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  Vertebrate Reproductive Science & Technology
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RFD is the official journal of the International Embryo Transfer Society and the Society for Reproductive Biology.

Article << Previous     |     Next >>   Contents Vol 22(1)


C. A. S. Bispo A, M. P. Palhão A, P. G. B. Coelho B, G. R. Carvalho A, S. L. Costa B, T. P. Machado B, G. Pugliesi A and P. G. Ker A

A Departamento de Zootecnia, Universidade Federal de Viçosa, Viçosa, MG 36570-000, Brasil;
B Departamento de Medicina Veterinãria, Universidade Federal de Viçosa, Viçosa, MG 36570-000, Brasil

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This experiment was designed to evaluate, in vitro and in vivo, the cooling resistance of the goat semen diluted in citrate-egg yolk extender with high (20%) or low (2.5%) concentration of egg yolk. The experiment was conducted at Dairy Goat Station of the Animal Science Department (Federal University of Viçosa, MG, Brazil), during the natural breeding season (March to June). Four bucks of the Alpine (n = 2) and Saanen (n = 2) breeds were used as semen donors. The bucks did not have apparent abnormalities of the reproductive tract and the fertility was proved based on andrologic examination and the records from the previous breeding season. The semen was collected by the artificial vagina method and a fresh sample was analyzed for the sperm cell motility and concentration. Therefore, the semen was diluted in citrate-egg yolk extender with high (T1 = 20%) or low (T2 = 2.5%) concentration of egg yolk, cooled and stored at 5°C for 24 h, before being used either for quality analysis or for AI. Reproductive-age female Saanen and Alpina goats (n = 68) were inseminated via cervix with cooled semen from T1 (n = 32) or from T2 (n = 36). The parametric data from cooled semen quality (sperm cell motility, vigor, hyposmotic swelling test, morphology, and supravital staining) were analyzed by ANOVA, for the main effect of the treatment, using the SAEG 9.0 program (UFV, 2005). The differences between means were accessed by the Student-Newman-Keuls test. The qualitative data from pregnancy rate were tested by chi-square (Ayres et al. BioEstat 2.0, 2000). The mean ± SEM for each quality test of the cooled semen, as well the P-value for comparisons between treatments were as follows: motility, 68.6 ± 15.5 and 78.0 ± 5.6% (P < 0.05); vigor, 2.5 ± 0.6 and 3.2 ± 0.3 (P < 0.05); supravital staining, 59.4 ± 17.3 and 71.2 ± 10.6% (P < 0.05); and hyposmotic test, 42.3 ± 15.8 and 56.3 ± 11.6% (P < 0.05), respectively, for T1 and T2. The pregnancy rate was higher (P < 0.05) in goats inseminated with cooled semen from T2 (66.7%) than in those inseminated with T1 (31.25%). The number of the offspring did not differ (P > 0.05) between treatments (1.3 ± 0.5 and 1.4 ± 0.5 kids, forT1 andT2, respectively). The interpretation was that the goat semen diluted, cooled, and stored in citrate-egg yolk extender prepared with a low (2.5%) concentration of egg yolk produced higher pregnancy rate and the tests of semen quality were sensitive to assess this difference.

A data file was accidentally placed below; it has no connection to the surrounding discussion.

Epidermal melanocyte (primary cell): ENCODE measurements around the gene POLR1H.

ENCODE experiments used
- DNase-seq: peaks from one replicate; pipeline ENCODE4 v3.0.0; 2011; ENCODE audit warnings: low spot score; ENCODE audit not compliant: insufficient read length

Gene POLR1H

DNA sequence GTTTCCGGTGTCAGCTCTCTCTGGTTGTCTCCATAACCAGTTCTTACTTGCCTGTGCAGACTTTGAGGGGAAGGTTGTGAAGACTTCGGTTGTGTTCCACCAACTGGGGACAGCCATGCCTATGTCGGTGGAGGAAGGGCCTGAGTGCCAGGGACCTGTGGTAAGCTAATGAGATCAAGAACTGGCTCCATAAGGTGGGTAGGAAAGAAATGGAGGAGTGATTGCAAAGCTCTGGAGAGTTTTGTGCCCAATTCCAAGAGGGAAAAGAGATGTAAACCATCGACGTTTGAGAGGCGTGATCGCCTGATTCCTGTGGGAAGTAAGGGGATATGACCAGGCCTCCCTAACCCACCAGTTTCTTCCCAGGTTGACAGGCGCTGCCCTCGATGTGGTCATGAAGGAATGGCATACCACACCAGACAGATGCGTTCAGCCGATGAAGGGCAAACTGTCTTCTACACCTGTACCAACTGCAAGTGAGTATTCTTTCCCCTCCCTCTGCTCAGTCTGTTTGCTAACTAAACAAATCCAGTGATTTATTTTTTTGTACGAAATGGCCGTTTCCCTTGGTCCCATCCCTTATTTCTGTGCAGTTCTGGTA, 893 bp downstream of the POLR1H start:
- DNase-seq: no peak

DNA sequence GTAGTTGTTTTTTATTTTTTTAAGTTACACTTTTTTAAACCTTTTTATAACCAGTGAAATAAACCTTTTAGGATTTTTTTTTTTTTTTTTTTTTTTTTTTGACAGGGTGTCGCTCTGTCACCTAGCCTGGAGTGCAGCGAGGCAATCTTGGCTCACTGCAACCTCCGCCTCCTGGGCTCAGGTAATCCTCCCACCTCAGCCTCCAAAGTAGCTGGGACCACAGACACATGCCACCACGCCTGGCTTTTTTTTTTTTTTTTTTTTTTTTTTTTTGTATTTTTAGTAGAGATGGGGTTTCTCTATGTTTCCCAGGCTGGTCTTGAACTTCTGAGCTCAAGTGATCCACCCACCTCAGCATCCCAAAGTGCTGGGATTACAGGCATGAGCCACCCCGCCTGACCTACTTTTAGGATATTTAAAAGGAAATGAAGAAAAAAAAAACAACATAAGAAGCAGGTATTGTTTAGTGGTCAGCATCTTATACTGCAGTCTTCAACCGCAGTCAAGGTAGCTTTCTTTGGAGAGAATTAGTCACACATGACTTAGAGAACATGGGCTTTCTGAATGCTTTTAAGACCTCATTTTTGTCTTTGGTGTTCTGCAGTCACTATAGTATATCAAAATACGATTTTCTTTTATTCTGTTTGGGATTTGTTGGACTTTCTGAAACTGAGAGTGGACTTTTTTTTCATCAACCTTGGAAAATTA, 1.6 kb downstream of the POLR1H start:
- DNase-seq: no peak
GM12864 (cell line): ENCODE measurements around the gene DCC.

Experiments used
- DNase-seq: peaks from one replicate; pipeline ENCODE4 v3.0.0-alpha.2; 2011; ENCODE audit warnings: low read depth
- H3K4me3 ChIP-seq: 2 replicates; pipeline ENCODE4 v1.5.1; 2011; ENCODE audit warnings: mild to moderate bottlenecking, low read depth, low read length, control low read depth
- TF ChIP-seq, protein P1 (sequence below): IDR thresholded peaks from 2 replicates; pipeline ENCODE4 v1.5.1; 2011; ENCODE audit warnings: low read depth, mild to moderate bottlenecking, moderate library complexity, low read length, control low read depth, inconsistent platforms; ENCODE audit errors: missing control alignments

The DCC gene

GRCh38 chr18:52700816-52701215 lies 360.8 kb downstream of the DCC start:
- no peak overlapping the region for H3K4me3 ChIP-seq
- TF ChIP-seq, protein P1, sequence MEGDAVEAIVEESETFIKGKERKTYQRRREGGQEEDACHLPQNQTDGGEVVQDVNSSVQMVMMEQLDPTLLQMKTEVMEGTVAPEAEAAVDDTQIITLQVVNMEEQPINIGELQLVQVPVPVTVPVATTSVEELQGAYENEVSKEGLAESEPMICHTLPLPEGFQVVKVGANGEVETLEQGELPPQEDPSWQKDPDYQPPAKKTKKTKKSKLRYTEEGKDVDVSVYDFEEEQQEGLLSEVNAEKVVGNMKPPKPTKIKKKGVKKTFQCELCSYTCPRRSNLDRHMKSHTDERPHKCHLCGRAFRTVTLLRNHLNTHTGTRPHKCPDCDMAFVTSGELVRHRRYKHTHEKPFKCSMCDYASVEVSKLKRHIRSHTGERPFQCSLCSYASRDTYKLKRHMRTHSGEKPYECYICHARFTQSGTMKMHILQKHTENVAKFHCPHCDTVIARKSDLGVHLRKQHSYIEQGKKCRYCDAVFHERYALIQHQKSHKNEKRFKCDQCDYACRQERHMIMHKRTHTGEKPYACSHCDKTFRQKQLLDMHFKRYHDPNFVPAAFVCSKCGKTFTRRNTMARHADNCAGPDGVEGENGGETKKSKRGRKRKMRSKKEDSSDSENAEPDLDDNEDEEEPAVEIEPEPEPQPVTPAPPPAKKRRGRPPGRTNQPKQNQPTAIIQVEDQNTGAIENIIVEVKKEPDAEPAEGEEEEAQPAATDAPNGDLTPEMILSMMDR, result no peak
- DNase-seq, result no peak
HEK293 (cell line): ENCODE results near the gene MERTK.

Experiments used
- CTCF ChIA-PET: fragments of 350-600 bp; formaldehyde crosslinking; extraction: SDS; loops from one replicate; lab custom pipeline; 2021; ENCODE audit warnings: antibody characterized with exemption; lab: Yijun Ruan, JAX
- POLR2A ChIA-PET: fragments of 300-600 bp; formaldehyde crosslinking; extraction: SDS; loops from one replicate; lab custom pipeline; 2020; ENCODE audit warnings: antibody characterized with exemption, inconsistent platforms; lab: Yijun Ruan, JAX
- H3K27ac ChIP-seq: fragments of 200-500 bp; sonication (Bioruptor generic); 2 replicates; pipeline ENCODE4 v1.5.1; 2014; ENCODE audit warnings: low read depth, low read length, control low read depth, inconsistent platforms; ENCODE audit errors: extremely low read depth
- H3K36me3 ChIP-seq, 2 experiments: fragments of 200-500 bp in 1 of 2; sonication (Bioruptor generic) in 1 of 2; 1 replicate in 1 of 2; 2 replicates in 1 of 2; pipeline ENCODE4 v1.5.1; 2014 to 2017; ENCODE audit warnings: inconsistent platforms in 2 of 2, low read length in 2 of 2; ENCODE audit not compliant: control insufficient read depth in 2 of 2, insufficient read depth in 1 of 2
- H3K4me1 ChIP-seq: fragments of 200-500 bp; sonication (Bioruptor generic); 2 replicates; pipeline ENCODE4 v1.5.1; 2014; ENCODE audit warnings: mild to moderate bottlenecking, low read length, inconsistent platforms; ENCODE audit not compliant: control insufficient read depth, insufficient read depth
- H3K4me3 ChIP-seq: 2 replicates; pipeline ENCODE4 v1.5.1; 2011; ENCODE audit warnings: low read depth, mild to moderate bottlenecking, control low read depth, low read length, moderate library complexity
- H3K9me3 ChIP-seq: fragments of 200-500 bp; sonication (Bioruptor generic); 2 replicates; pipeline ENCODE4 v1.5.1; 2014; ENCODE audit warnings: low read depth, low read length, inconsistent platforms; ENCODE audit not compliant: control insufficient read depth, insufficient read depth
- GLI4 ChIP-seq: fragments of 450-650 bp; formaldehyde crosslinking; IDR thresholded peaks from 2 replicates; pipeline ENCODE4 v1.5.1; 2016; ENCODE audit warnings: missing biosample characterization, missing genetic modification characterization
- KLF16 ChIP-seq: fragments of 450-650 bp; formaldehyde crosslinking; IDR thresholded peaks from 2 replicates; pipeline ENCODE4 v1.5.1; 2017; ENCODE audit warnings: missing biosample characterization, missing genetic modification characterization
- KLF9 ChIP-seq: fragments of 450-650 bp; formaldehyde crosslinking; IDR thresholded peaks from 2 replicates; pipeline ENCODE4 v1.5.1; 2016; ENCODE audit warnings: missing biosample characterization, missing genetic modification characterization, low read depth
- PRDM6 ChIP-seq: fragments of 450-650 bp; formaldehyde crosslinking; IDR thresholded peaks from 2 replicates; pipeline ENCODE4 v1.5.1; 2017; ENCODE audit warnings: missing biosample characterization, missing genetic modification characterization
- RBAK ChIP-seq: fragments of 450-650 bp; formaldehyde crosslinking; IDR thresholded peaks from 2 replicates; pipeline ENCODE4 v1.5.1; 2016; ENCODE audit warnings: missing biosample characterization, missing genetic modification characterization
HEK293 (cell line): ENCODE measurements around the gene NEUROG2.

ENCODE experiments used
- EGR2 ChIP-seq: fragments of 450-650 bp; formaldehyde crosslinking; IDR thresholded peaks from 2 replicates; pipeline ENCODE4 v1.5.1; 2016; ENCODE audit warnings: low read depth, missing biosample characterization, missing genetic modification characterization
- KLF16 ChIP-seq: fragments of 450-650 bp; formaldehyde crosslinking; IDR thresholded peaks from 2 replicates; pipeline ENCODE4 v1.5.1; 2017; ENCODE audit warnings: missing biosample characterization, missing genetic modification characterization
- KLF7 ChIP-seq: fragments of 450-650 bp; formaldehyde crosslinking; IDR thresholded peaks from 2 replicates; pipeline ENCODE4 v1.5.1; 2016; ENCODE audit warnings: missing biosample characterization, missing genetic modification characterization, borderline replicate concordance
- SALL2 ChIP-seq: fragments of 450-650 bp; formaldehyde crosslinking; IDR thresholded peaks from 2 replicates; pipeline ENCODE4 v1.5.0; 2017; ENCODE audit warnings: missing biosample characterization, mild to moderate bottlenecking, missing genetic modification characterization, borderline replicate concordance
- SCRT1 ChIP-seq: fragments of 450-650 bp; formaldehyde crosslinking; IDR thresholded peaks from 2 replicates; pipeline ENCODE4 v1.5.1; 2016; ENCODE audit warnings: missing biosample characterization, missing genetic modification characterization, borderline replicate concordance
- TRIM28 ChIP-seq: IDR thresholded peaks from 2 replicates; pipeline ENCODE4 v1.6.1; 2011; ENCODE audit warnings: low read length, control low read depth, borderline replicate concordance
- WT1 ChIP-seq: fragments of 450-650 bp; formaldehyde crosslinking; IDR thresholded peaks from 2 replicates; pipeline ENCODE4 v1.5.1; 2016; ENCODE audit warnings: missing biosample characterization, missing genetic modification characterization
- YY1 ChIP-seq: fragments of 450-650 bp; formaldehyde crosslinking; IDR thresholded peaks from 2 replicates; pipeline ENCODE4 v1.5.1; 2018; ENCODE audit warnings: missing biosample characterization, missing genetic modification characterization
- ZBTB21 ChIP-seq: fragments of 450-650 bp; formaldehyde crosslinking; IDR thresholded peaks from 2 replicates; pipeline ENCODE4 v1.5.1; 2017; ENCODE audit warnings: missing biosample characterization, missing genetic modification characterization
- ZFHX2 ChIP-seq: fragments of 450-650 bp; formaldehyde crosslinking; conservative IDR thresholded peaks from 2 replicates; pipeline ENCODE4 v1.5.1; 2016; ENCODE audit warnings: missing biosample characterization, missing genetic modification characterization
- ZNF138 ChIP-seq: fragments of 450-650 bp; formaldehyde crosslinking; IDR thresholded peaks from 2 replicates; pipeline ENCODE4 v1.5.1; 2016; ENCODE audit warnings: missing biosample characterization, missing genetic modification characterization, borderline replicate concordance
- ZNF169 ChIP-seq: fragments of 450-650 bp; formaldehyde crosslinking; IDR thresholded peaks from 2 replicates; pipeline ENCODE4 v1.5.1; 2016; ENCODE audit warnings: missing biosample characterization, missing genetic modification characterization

Financial support was provided by CnPQ (Brazil).

Reproduction, Fertility and Development 22(5305) 163–164   http://dx.doi.org/10.1071/RDv22n1Ab11
Published online: 08 December 2009

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